• I can already here Bill Gates saying "Let's 'buy them out' boys!!!!"
    • Re:External drives (Score:3, Insightful)

      by truthsearch (249536)
      That would be so useful! My web development company uses Macs. Obviously we need Windows for testing, so we keep one or two machines running just Windows. It would be so convenient to instead have one or two external drives that we could each bring into our offices as needed. I imagine it's biggest niche would be testers.
      • Re:External drives (Score:3, Insightful)

        by avalys (221114)
        What you need is a virtualization product, like Parallels Workstation or VMWare, that lets you run Windows in a window under OS X.

        You can move and copy the virtual machines to however many machines you want.

        • You can move and copy the virtual machines to however many machines you want.

          Or better yet, just leave the VM image file sitting on a file server somewhere so there'll be absolutely no worries about licensing issues (assuming you've licensed the software in that image file).
        • by Senjaz (188917)
          Yes. Virtualisation is the best solution to this problem. Remember Internet Exploder is tied to Windows so you can only have one version of it installed at a time. Being able to run multiple copies of Windows each with it's own version of IE is very useful.

          If you want to run multiple versions of Safari on Mac OS look here: http://www.michelf.com/projects/multi-safari/ [michelf.com]
          There is hosted self-contained builds of Safari using all the released variants of the rendering engine. Credit to Michel Fortin for doing thi
      • I havn'ttried this myslef, but: http://www.dualbootguru.com/bc%20-%20booting%20ext ernal%20hdd.shtml [dualbootguru.com] Only bummer is that you have to create a small NTFS partition on your internal drive. It seems like it is not necessary, but apperantly Windows won't create a pagingfile on an external drive.
        • Windows will create a paging file on any non-networked volume that can be recognized at boot time. However, last time I looked you couldn't turn off the one on the system volume, only reduce it to a megabyte or something. Older versions of windows will let you disable all paging files, but they can't actually run without one. (Hooray for Microsoft.)
          • by tag (22464)
            However, last time I looked you couldn't turn off the one on the system volume, only reduce it to a megabyte or something.
            XP gives you three radio buttons in th Virtual Memory settings: Custom size, System managed size, or No paging file. So yes, you can turn it off. It may complain that you won't get debugging info, but I just tried it on my test PC.

            Older versions of windows will let you disable all paging files, but they can't actually run without one.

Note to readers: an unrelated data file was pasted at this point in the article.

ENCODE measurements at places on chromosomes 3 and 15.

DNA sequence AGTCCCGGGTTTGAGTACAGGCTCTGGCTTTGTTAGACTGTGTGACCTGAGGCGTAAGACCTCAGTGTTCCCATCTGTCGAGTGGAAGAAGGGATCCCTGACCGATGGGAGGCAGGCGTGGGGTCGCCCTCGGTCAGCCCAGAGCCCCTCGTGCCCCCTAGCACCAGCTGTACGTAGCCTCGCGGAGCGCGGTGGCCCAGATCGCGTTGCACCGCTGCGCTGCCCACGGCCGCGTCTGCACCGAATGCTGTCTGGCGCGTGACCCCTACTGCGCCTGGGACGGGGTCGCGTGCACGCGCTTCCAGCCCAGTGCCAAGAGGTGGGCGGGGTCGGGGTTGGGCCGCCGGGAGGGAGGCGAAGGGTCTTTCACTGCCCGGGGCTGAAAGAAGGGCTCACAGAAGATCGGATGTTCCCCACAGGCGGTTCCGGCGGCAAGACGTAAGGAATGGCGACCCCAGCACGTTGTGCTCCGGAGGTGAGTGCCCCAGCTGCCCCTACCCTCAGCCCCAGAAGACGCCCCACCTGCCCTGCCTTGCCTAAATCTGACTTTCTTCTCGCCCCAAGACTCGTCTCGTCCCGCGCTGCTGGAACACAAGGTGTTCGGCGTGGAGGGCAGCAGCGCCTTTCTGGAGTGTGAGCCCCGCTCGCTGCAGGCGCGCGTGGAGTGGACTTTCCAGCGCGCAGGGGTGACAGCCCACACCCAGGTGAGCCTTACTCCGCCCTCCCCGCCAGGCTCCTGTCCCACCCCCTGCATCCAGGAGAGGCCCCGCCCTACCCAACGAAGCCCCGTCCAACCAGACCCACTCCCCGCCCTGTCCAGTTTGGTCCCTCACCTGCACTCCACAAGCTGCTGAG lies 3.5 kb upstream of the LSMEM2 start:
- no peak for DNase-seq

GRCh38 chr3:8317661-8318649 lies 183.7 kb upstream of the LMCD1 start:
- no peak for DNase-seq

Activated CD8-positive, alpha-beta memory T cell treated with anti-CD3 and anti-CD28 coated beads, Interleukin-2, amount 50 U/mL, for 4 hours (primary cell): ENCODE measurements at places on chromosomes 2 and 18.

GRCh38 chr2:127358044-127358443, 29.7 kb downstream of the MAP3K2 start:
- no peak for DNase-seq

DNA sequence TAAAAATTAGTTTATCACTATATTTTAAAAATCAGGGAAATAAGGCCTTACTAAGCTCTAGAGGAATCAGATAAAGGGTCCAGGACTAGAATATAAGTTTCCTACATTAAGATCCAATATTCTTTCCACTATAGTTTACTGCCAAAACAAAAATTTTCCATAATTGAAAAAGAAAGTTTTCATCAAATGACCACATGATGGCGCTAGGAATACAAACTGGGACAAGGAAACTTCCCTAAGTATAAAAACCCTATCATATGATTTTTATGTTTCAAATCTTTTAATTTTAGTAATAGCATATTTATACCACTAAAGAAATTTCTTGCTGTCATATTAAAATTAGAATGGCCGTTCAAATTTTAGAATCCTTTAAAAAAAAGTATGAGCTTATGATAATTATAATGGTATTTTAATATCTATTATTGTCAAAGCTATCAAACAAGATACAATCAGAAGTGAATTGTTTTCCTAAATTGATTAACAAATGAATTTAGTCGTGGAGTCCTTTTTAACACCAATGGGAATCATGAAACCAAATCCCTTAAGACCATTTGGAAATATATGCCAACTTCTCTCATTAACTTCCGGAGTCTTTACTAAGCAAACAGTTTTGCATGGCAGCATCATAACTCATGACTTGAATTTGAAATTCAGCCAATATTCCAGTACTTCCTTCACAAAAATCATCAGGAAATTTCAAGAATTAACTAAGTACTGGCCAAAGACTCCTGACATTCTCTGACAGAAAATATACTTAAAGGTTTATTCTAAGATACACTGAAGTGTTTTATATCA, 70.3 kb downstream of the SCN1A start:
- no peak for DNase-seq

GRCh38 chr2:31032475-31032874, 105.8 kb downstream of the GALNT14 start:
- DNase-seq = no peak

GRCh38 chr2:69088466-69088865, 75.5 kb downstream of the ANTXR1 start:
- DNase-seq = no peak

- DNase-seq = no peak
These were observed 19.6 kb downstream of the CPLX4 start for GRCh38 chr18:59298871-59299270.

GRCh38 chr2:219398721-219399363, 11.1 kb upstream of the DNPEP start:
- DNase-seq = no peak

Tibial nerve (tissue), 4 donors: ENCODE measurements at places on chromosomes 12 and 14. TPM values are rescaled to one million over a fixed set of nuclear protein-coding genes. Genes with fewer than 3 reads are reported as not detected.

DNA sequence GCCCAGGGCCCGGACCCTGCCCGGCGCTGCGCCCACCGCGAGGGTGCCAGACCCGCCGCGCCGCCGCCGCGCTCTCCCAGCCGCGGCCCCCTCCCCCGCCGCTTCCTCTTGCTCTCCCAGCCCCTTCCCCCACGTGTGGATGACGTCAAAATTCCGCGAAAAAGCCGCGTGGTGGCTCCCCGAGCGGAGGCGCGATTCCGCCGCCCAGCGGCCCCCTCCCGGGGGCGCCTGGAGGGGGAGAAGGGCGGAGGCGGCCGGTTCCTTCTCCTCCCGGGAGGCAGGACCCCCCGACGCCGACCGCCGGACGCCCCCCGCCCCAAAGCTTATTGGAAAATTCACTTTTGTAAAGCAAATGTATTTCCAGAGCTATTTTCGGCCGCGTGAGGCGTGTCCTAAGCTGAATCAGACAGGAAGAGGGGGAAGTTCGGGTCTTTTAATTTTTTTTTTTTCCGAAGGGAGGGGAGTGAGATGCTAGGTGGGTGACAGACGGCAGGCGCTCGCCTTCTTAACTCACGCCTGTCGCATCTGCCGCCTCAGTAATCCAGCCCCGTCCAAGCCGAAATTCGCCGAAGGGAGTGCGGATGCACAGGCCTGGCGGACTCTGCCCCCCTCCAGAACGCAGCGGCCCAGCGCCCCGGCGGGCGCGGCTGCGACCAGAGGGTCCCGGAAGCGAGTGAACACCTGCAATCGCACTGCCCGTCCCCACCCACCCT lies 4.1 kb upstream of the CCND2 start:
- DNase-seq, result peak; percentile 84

98SE can. I've disabled the page file, reb
            • by drinkypoo (153816)
              Older versions of windows will let you disable all paging files, but they can't actually run without one.
              98SE can. I've disabled the page file, rebooted, defragged, enabled it & rebooted. No sweat.

              Sorry, I made a serious omission, I meant Windows NT.

        • if you have ram do what you do for a live cd.. disable page file.
      • Parallels Desktop is the logical way to do that.
    • You've got it mixed up. Boot Camp allows you to boot your Mac from a Windows installation natively. Therefore, its hardware dependant, just like a windows installation on regular windows pc. Transplanting one to the other won't work because of the driver differences between the two macs (assuming their not identical macs) Parallels (or some other virtualization) is what you're thinking of. *Virtual machines* can be trasplanted, but not Boot Camp installations of Windows. Interesting to note however, that
      • Crap. Sorry about the formatting guys, in my mac-evangelistic frenzy I must have forgotten about the breaks...
      • Don't forget Product Activation. Assuming you had like hardware that would not cause issues when moving between computers, the activation would prevent this functionality. Unless you had a specially-licensed version of Windows, in which case you are better off buying parallels for your testers and passing a single windows virtual machine around on the external hard disk as you suggested.
      • You cannot boot a G5 from a G3/G4 boot volume, or vice versa. There are different, incompatible files that are installed by the OS installer depending on the CPU in use. For the most part, however, your point that a Mac OS X boot volume will boot several different hardware sets without difficulty is correct, and one of the nicest facets of the Mac from the tech support POV. The only gotchas I have run into are the G4/G5 divide mentioned above, and the occasional new devices which require drivers not include
    • How about support for installing XP on an external drive so that you can use it on more than one Intel Mac or even other PCs?

      XP doesn't support booting off USB, because swap can't be on USB. There are some hacks to do it, but it isn't pretty. Firewire is better, but still not ideal. Also, XP is liable to be extremely unhappy (licensing-wise) with switching to completely new hardware all the time, unless it is the 'corporate' version...so your bit about switching between different intel macs is mostly